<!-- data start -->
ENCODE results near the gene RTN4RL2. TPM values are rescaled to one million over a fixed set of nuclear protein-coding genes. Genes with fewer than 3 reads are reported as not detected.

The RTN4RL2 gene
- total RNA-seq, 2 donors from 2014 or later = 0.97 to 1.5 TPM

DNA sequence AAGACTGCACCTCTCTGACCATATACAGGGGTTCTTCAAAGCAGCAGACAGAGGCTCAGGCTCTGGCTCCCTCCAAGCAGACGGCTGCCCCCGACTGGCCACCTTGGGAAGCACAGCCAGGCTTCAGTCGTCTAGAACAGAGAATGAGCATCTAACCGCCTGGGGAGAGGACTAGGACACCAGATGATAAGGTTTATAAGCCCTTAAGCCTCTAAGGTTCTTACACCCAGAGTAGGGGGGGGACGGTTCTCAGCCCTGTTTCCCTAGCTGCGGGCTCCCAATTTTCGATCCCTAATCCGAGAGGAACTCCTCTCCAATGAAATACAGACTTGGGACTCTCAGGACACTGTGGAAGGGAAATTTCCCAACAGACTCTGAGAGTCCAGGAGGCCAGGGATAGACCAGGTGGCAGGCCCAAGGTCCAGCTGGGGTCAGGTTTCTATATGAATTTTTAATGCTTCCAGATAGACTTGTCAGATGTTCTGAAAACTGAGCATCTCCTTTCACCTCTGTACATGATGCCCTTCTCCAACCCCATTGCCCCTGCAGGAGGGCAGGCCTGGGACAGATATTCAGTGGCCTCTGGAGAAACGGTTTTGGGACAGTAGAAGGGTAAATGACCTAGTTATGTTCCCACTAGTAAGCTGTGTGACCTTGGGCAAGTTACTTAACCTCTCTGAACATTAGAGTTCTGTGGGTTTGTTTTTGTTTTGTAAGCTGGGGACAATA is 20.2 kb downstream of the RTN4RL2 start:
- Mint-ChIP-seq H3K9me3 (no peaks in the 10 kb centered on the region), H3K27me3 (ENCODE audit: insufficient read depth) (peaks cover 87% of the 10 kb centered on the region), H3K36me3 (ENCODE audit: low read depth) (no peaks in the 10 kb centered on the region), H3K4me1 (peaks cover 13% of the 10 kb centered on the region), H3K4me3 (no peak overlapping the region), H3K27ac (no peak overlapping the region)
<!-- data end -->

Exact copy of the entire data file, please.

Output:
ENCODE results near the gene RTN4RL2. TPM values are rescaled to one million over a fixed set of nuclear protein-coding genes. Genes with fewer than 3 reads are reported as not detected.

The RTN4RL2 gene
- total RNA-seq, 2 donors from 2014 or later = 0.97 to 1.5 TPM

DNA sequence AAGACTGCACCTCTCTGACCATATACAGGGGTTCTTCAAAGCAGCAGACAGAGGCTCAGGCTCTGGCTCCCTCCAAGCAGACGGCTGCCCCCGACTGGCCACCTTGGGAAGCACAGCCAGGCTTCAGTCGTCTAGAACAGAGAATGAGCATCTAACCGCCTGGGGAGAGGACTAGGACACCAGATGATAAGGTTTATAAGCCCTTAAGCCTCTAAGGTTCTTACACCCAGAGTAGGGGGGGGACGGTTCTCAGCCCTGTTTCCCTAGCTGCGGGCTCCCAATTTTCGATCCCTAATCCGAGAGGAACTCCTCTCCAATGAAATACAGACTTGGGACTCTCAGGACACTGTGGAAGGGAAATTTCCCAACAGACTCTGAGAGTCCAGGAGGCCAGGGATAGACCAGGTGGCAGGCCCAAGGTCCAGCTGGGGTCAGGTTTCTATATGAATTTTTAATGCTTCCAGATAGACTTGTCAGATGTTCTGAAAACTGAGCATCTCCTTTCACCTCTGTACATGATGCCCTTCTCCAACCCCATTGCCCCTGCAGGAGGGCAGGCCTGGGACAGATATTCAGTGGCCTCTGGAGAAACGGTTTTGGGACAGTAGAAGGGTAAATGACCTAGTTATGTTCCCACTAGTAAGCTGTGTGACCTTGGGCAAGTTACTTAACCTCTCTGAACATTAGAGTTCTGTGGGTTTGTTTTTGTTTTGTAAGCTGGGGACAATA is 20.2 kb downstream of the RTN4RL2 start:
- Mint-ChIP-seq H3K9me3 (no peaks in the 10 kb centered on the region), H3K27me3 (ENCODE audit: insufficient read depth) (peaks cover 87% of the 10 kb centered on the region), H3K36me3 (ENCODE audit: low read depth) (no peaks in the 10 kb centered on the region), H3K4me1 (peaks cover 13% of the 10 kb centered on the region), H3K4me3 (no peak overlapping the region), H3K27ac (no peak overlapping the region)